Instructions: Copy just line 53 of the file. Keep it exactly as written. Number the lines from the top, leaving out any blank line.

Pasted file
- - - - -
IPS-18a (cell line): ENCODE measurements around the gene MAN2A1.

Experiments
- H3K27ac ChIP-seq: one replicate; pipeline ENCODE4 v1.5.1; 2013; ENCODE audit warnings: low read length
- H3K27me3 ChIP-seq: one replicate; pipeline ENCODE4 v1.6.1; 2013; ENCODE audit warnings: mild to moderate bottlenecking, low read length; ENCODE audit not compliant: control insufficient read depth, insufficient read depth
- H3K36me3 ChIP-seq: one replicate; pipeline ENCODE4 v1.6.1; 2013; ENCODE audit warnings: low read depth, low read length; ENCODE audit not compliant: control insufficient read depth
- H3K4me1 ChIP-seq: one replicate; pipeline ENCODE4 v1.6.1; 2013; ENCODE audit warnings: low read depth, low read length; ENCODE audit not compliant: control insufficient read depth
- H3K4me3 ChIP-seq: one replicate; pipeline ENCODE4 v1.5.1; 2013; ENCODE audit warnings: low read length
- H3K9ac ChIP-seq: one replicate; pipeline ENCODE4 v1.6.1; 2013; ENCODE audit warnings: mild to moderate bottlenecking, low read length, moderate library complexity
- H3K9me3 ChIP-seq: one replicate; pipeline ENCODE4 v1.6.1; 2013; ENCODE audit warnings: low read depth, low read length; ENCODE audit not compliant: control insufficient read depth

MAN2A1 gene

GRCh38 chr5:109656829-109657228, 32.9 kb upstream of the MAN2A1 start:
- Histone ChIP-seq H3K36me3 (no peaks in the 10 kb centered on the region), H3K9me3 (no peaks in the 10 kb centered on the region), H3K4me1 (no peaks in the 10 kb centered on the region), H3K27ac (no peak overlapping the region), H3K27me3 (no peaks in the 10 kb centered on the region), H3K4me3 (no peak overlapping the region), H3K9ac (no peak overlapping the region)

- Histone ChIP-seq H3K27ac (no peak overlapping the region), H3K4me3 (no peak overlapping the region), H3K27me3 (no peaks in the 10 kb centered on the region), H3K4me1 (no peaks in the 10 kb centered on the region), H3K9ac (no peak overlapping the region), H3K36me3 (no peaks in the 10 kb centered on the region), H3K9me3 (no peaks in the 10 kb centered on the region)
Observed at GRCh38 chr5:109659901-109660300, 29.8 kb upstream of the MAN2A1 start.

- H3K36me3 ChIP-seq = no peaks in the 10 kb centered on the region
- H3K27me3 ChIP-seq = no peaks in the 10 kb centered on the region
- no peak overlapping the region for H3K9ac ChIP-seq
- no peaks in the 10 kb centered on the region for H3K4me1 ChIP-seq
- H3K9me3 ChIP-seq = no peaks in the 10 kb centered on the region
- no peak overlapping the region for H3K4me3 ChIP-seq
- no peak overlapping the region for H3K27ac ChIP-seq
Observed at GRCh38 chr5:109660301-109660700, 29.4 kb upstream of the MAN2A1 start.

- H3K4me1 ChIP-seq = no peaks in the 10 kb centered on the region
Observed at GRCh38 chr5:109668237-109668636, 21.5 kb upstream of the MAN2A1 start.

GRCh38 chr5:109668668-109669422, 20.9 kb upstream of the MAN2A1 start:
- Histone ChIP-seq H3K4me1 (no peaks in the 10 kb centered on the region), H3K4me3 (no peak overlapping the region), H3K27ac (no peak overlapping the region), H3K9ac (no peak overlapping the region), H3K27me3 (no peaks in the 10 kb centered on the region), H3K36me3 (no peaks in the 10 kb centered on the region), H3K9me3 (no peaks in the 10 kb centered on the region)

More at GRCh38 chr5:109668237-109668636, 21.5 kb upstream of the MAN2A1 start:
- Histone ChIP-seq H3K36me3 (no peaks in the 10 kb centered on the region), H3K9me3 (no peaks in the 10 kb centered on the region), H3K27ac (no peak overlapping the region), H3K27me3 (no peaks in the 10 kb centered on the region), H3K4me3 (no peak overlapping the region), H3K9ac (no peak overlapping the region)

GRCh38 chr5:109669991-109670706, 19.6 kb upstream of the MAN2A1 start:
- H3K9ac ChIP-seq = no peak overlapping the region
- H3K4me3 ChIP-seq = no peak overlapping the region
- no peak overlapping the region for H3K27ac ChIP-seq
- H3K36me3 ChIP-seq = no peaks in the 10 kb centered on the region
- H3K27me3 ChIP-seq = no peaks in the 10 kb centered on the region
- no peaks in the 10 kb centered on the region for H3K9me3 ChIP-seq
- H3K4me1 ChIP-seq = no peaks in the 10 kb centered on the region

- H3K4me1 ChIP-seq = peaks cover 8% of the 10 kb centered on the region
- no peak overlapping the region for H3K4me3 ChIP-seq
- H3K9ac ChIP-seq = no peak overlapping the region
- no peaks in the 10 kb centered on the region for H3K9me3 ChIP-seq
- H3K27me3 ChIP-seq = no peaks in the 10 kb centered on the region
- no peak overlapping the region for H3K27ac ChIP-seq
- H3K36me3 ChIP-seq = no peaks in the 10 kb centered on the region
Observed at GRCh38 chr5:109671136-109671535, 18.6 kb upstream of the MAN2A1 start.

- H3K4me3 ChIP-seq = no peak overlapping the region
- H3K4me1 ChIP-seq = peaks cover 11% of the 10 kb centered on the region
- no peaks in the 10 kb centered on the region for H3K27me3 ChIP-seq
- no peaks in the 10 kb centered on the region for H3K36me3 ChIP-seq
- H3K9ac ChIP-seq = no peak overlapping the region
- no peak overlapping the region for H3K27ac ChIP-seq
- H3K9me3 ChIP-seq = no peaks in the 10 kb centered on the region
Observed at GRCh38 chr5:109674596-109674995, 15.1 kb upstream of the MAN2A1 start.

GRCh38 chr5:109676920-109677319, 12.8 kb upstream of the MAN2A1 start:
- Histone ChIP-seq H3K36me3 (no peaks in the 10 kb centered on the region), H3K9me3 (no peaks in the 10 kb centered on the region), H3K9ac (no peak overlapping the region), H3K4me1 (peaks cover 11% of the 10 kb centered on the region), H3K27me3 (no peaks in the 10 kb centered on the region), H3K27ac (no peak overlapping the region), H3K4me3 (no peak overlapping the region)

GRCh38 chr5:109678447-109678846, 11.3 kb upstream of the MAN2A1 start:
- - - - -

GRCh38 chr5:109676920-109677319, 12.8 kb upstream of the MAN2A1 start: